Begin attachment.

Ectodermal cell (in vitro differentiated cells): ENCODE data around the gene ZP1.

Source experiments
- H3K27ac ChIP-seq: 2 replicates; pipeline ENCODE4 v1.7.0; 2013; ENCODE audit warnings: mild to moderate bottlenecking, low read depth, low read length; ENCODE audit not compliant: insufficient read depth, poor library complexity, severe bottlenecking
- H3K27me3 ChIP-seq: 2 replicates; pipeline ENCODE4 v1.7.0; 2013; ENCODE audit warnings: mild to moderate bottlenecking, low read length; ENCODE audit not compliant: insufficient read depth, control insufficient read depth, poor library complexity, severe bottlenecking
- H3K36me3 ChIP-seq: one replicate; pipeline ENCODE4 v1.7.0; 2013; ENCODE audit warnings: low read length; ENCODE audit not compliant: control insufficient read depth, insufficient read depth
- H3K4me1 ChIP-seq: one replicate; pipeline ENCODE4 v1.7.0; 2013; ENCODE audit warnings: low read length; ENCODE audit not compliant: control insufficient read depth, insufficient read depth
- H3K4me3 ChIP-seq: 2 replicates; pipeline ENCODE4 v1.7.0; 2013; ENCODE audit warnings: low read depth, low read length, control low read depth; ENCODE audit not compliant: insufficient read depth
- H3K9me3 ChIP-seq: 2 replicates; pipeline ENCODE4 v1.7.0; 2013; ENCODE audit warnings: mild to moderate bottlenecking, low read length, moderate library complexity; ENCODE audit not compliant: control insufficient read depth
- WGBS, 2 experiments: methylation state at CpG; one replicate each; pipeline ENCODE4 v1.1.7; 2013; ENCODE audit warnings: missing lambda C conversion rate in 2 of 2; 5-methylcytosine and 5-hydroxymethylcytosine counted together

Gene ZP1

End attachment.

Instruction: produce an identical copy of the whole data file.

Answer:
Ectodermal cell (in vitro differentiated cells): ENCODE data around the gene ZP1.

Source experiments
- H3K27ac ChIP-seq: 2 replicates; pipeline ENCODE4 v1.7.0; 2013; ENCODE audit warnings: mild to moderate bottlenecking, low read depth, low read length; ENCODE audit not compliant: insufficient read depth, poor library complexity, severe bottlenecking
- H3K27me3 ChIP-seq: 2 replicates; pipeline ENCODE4 v1.7.0; 2013; ENCODE audit warnings: mild to moderate bottlenecking, low read length; ENCODE audit not compliant: insufficient read depth, control insufficient read depth, poor library complexity, severe bottlenecking
- H3K36me3 ChIP-seq: one replicate; pipeline ENCODE4 v1.7.0; 2013; ENCODE audit warnings: low read length; ENCODE audit not compliant: control insufficient read depth, insufficient read depth
- H3K4me1 ChIP-seq: one replicate; pipeline ENCODE4 v1.7.0; 2013; ENCODE audit warnings: low read length; ENCODE audit not compliant: control insufficient read depth, insufficient read depth
- H3K4me3 ChIP-seq: 2 replicates; pipeline ENCODE4 v1.7.0; 2013; ENCODE audit warnings: low read depth, low read length, control low read depth; ENCODE audit not compliant: insufficient read depth
- H3K9me3 ChIP-seq: 2 replicates; pipeline ENCODE4 v1.7.0; 2013; ENCODE audit warnings: mild to moderate bottlenecking, low read length, moderate library complexity; ENCODE audit not compliant: control insufficient read depth
- WGBS, 2 experiments: methylation state at CpG; one replicate each; pipeline ENCODE4 v1.1.7; 2013; ENCODE audit warnings: missing lambda C conversion rate in 2 of 2; 5-methylcytosine and 5-hydroxymethylcytosine counted together

Gene ZP1